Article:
This week Disney confirmed they have plans afoot to initiate aesthetic strip-mining and merchandise-driven IP expansion for their latest acquisition, the world-renowned Star Wars universe. We already knew director J.J. Abrams had signed on to captain the ostensible Star Wars Episode VII for release in 2015, but Disney has no moral imperative to stop there. At the very least, we’ve been duly notified of two proposed film spinoffs in the works: one based on Boba Fett, because chicks dig guys who act tough and die quickly; and one based on young Han Solo, which will hopefully be more action-packed and less educational than The Young Indiana Jones Chronicles.
Expect many more theoretical projects to be announced in the days ahead as assorted Hollywood professionals shelve their own original ideas and instead spend all their waking hours competing for a turn at being a cog inside Disney’s newest money-making machine. Odds are the following proposed spinoffs will not be a part of any future PR announcements:
* Star Wars Origins: Ice Cream Maker Guy — If you blinked at the wrong moment during the Bespin sequence in The Empire Strikes Back, you missed the fleeting seconds of screen time that comprised the complete career of Willrow Hood, more affectionately known to sarcastic fans as Ice Cream Maker Guy. Last seen (and only seen) carrying a large white cylinder through the crumbling halls of Cloud City, Hood’s meaningless presence has taken on a life of its own in recent years, with enough apocryphal trivia accumulated to support a Wookieepedia entry several hundred words too long. Every single sentence of that entry will be tossed out in favor of an origin story written from scratch. The ideal actor for this role, in my flexible mind: Community‘s Danny Pudi. (It does not have to be Donald Glover. Don’t be racist.)
* The Legend of Mara Jade — Many longtime fans of the Star Wars Expanded Universe (i.e., any and all SW stories outside the six movies or Clone Wars) have their favorite non-Lucas characters, but one of the most popular is Mara Jade, a tough-as-nails lady with a shady past who would later become Mrs. Luke Skywalker. I know a lot of people who’d love to see Mara Jade transition to the big screen, but all indications thus far point to Disney’s hired guns not caring one whit about the last thirty-five years’ worth of Star Wars books, comics, or video games. The average profit-sharing deal would dictate that screenwriters stand to benefit more from creating their own characters, no matter how derivative and been-there-done-that, than they would from validating the creations of their comparatively powerless predecessors. Much as I’d love to see other faces such as Quinlan Vos, Zayne Carrick, Kettch, or even Tag and Bink headlining marquees, I’m not holding my breath.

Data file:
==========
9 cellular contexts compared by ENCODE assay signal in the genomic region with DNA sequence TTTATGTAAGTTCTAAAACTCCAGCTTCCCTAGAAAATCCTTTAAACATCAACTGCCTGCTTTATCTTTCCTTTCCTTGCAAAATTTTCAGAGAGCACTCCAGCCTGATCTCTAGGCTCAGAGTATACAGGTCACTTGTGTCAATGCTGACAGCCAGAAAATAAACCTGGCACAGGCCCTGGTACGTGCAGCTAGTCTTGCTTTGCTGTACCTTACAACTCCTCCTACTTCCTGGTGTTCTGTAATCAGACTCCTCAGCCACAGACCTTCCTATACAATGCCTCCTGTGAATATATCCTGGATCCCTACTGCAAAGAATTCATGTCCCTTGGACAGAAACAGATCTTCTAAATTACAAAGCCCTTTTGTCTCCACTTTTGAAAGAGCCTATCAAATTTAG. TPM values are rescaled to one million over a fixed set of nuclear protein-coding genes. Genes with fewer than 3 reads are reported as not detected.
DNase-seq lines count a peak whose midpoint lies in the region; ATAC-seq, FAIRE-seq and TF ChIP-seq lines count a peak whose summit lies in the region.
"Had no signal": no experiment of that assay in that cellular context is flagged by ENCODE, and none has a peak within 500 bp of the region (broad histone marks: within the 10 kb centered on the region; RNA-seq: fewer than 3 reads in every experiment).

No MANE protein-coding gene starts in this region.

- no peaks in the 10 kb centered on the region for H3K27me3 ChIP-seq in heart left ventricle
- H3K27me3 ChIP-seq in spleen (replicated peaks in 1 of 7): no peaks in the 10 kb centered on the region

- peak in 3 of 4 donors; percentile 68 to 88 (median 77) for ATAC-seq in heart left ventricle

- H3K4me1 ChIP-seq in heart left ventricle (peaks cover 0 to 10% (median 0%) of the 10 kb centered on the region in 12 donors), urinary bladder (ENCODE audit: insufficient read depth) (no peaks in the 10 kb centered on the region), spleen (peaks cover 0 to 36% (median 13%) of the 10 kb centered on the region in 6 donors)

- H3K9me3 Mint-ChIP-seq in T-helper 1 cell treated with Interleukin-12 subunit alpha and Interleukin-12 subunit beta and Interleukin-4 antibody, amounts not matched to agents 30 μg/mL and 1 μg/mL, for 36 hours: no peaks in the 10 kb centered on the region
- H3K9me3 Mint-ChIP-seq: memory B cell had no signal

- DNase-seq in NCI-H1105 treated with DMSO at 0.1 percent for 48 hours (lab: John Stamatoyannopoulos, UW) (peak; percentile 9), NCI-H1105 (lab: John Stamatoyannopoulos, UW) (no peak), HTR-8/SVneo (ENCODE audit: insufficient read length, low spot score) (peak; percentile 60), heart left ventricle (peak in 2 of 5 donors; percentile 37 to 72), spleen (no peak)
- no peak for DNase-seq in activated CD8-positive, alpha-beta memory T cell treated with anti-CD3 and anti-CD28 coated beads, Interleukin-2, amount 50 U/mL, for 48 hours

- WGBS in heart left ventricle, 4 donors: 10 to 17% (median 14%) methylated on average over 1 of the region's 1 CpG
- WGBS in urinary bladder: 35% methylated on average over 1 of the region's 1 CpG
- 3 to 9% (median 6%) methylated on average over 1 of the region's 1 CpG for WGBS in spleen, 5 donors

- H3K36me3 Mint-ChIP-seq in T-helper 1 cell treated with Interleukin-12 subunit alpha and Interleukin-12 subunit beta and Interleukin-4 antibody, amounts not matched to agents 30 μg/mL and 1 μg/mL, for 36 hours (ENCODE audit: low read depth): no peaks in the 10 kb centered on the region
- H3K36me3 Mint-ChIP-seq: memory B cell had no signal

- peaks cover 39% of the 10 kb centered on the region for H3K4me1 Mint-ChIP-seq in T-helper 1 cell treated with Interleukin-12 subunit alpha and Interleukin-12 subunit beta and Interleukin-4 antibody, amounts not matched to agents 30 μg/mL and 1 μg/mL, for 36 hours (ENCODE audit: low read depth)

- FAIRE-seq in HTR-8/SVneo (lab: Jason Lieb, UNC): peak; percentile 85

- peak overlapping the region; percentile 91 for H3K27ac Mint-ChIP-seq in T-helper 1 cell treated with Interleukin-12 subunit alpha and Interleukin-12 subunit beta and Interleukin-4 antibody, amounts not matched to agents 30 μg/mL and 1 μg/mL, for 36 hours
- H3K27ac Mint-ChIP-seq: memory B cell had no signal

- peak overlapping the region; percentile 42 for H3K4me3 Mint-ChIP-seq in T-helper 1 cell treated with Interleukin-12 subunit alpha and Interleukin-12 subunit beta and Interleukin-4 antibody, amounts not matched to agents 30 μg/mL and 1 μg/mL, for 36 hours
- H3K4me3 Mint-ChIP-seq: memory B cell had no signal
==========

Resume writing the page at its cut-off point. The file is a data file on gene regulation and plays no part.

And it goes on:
* The Force — A TV series structured like a complex literary novel, this looks like a standard Jedi-vs.-Sith tale on the surface, but is in fact a scathing manifesto condemning the greed, corruption, immorality, and incompetence that pervade every stratum of Galactic City, Coruscant, where citizens are disposable, conscience is optional, and juking the stats is standard protocol for every conceivable institution. Dozens of subplots weave tightly into an unflinching indictment of how everything went horribly awry in the lives of eight hundred different characters, every single one of whom will become an action figure. The series will be canceled due to low ratings after five episodes, but all eight hundred figures will litter store shelves for the next thirteen years and four months.
* Fast and Furious: Podracer Havoc — Paul Walker! Sebulba! Dennis Rodman! Women who let perverts dress them! Racing! Crashing! Shooting! EXPLOSIONS!
* Slapstick on Dagobah — A ninety-minute art film that’s just one long scene of Yoda having dinner with Fozzie Bear. Basically, it’s an excuse for Frank Oz to show today’s young voice actors how it’s done.
* Republic Commandos — Based on the novels by Karen Traviss about clone soldiers during wartime. My wife was an enthusiastic fan who was disappointed to see not only Traviss walk away from the series, but also the Clone Wars animated series ignoring or overriding Traviss’ more interesting contributions to the milieu. What Lucasfilm now insists is “canon” in the cartoon tends to underwhelm me when compared to my wife’s enthusiastic descriptions of some of the developments in those books. A faithful movie adaptation that makes her happy while ignoring and overriding Clone Wars wouldn’t upset me in the least.
* Jek Porkins, Mall Cop — The Rebel Alliance’s heftiest X-Wing pilot didn’t die ignobly on the Death Star after all; magically he survived, lived until well after the fall of the Empire, and became a potential star vehicle for Kevin James.
* Everybody Kills Boba Fett — Twenty-two short films about Boba Fett dying pathetically at the hands of twenty-two different characters, from Lando to Dengar to R2D2 to Salacious Crumb. The ultimate moral: in every single timeline ever diverged, Boba Fett is a straight-up chump.
* Han Solo, Space Grandfather — Harrison Ford turned 70 in 2012. Would it be okay if we declined to indulge this one? Pretty please?